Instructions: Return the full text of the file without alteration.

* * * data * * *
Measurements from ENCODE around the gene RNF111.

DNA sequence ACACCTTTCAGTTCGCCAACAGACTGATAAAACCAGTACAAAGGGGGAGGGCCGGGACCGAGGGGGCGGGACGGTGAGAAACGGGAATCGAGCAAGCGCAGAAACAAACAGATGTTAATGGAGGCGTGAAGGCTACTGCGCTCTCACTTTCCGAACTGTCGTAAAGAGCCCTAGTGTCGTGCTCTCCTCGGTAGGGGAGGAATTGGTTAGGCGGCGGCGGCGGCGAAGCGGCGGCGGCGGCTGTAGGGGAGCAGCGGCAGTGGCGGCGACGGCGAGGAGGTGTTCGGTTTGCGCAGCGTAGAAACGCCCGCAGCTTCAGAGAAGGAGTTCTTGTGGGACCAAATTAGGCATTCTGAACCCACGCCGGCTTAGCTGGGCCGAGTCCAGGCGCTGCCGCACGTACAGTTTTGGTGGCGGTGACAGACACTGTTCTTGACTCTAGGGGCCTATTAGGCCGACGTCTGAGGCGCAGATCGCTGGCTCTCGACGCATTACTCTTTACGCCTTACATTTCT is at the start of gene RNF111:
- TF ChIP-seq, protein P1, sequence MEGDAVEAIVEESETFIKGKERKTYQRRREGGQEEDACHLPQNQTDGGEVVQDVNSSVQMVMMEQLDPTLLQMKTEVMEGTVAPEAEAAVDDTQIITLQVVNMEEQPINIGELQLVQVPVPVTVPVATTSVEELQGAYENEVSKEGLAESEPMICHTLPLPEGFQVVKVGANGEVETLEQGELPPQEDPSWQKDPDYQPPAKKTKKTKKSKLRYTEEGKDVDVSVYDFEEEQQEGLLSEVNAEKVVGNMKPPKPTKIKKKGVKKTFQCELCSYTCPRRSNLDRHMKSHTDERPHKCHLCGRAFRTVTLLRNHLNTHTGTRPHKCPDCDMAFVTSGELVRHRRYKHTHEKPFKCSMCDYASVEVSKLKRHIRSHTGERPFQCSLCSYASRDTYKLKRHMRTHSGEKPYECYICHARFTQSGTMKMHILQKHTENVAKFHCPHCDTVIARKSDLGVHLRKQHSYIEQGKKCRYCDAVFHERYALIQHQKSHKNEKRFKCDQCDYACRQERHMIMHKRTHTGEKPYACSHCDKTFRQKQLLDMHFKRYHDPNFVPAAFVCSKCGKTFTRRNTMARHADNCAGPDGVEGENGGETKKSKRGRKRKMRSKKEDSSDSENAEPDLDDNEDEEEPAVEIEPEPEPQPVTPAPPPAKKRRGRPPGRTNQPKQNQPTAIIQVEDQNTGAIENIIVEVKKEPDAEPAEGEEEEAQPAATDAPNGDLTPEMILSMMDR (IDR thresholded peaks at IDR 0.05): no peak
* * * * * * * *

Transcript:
Measurements from ENCODE around the gene RNF111.

DNA sequence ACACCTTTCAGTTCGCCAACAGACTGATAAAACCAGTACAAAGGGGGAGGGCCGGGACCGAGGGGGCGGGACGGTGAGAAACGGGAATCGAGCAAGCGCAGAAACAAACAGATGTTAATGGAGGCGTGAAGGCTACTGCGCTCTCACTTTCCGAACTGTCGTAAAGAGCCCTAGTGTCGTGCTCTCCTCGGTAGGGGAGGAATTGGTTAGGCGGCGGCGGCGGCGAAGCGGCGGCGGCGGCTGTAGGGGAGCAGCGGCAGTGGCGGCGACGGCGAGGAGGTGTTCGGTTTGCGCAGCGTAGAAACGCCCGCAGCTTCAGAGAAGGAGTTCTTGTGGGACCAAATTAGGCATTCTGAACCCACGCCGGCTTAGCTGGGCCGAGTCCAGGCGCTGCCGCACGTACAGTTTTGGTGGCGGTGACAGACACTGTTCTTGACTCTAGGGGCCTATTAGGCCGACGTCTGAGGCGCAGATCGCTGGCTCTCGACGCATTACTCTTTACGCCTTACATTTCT is at the start of gene RNF111:
- TF ChIP-seq, protein P1, sequence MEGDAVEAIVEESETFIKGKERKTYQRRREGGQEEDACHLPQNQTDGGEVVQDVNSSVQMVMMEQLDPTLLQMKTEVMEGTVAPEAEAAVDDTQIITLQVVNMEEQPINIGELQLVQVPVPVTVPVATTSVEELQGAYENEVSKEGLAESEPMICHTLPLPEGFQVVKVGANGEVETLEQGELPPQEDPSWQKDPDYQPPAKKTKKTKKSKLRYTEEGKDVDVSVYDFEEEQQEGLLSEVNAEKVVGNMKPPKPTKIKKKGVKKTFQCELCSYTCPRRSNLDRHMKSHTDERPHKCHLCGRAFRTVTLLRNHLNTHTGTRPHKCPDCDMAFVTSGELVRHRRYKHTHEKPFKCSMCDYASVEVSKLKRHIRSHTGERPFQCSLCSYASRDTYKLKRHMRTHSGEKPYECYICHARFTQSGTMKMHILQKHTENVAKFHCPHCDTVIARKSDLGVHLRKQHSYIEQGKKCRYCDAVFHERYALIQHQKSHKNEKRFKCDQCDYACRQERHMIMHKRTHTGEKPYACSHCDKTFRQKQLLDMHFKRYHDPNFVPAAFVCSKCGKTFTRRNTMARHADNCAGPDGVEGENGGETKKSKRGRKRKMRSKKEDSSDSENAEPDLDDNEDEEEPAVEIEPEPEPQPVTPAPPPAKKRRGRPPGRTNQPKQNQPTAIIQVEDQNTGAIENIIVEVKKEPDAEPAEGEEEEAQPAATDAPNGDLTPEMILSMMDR (IDR thresholded peaks at IDR 0.05): no peak